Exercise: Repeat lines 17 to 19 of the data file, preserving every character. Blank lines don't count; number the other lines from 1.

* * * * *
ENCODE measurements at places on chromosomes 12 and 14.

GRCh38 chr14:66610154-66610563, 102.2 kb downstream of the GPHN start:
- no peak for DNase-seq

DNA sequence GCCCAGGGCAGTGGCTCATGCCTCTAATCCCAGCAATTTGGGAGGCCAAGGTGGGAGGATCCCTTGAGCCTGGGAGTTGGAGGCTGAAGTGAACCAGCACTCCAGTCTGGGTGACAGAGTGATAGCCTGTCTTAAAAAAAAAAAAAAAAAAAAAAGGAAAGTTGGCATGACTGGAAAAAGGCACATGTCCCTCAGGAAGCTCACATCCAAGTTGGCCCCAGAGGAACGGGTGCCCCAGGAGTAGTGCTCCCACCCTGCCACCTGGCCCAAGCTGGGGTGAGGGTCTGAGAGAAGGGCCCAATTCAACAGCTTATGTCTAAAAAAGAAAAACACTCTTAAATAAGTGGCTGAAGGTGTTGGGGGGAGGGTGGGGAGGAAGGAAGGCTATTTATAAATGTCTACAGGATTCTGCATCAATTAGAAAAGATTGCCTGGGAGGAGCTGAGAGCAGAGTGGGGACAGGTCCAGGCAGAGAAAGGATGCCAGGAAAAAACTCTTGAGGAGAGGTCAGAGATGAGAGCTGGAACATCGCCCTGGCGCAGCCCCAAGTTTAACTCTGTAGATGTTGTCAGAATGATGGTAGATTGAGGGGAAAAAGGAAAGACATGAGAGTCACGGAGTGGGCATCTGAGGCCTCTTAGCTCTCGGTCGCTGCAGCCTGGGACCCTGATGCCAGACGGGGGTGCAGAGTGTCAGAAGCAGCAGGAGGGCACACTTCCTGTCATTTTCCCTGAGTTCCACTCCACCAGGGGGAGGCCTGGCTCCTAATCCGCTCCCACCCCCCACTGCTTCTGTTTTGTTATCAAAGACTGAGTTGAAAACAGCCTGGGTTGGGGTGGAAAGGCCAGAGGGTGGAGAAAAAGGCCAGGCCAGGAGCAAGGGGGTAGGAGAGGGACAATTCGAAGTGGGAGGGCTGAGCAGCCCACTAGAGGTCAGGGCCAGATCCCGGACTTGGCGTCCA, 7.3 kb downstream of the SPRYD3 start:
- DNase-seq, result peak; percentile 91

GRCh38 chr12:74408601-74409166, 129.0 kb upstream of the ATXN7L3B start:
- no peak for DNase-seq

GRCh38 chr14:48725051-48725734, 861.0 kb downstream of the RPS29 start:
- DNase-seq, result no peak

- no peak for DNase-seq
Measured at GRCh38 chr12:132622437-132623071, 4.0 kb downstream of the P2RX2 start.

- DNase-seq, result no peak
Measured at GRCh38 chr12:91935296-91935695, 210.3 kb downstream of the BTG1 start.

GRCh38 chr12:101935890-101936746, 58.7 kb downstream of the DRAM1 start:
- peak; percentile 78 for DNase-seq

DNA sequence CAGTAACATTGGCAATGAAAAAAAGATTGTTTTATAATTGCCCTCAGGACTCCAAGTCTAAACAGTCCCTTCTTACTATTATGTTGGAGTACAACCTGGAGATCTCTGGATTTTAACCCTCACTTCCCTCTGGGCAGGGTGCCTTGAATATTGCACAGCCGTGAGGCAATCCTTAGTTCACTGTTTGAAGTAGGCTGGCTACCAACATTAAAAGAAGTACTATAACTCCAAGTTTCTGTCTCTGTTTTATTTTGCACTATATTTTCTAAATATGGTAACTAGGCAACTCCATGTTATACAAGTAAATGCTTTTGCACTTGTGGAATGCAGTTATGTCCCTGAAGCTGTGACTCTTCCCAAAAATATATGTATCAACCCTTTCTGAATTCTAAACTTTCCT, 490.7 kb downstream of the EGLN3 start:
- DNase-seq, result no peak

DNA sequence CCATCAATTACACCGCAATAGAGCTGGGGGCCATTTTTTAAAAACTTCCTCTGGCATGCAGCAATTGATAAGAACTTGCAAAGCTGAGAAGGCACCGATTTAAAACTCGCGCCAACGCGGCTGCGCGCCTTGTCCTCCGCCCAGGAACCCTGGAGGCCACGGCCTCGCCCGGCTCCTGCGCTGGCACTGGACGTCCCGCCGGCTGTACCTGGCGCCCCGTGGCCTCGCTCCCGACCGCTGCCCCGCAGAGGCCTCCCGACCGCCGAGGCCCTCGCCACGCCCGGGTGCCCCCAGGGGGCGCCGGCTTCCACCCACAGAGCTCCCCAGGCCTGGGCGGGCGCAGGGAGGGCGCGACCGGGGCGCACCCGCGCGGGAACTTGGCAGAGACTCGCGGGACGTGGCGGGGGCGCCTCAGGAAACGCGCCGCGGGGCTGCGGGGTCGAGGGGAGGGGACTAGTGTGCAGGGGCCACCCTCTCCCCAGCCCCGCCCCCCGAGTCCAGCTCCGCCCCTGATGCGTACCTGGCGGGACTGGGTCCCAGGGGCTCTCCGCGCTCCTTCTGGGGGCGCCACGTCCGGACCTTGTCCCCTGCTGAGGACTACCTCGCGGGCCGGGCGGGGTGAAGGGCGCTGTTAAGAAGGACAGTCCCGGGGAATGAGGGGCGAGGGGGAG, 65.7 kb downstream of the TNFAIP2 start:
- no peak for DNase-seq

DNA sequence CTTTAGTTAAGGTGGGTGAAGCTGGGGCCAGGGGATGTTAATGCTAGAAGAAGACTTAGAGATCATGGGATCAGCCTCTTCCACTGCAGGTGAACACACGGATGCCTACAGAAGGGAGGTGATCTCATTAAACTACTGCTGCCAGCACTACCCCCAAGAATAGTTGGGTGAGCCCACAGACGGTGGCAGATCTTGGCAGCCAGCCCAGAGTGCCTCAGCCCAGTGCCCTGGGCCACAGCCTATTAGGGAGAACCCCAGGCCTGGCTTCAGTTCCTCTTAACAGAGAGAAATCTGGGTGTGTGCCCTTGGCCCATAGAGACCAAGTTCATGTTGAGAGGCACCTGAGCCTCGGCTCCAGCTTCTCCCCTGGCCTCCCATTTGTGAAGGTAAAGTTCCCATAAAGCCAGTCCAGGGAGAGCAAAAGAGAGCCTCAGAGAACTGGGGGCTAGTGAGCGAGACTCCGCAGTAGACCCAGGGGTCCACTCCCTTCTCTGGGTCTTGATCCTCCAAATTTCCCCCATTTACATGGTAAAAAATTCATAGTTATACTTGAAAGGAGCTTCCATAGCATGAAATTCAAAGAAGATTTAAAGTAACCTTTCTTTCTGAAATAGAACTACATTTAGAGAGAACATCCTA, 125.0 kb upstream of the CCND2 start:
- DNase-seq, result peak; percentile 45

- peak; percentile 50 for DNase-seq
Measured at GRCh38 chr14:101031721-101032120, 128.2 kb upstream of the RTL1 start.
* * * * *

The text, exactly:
- DNase-seq, result no peak

DNA sequence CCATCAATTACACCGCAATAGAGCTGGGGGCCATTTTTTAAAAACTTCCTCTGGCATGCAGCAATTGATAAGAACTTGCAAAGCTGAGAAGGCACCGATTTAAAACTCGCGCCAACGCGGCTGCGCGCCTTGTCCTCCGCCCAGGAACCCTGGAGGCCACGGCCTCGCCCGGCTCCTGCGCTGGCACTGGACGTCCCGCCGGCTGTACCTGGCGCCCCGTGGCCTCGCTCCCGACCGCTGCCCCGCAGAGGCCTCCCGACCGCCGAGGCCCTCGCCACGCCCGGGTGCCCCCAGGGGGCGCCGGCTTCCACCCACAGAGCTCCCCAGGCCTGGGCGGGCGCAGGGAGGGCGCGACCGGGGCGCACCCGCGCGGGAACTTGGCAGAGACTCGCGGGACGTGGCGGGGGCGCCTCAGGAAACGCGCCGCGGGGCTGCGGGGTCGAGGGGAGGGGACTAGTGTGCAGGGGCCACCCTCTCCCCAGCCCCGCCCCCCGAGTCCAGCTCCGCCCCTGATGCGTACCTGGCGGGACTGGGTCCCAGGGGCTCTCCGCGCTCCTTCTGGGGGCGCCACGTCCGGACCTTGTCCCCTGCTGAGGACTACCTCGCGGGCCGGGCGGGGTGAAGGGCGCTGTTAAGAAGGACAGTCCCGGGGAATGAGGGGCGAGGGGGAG, 65.7 kb downstream of the TNFAIP2 start:
- no peak for DNase-seq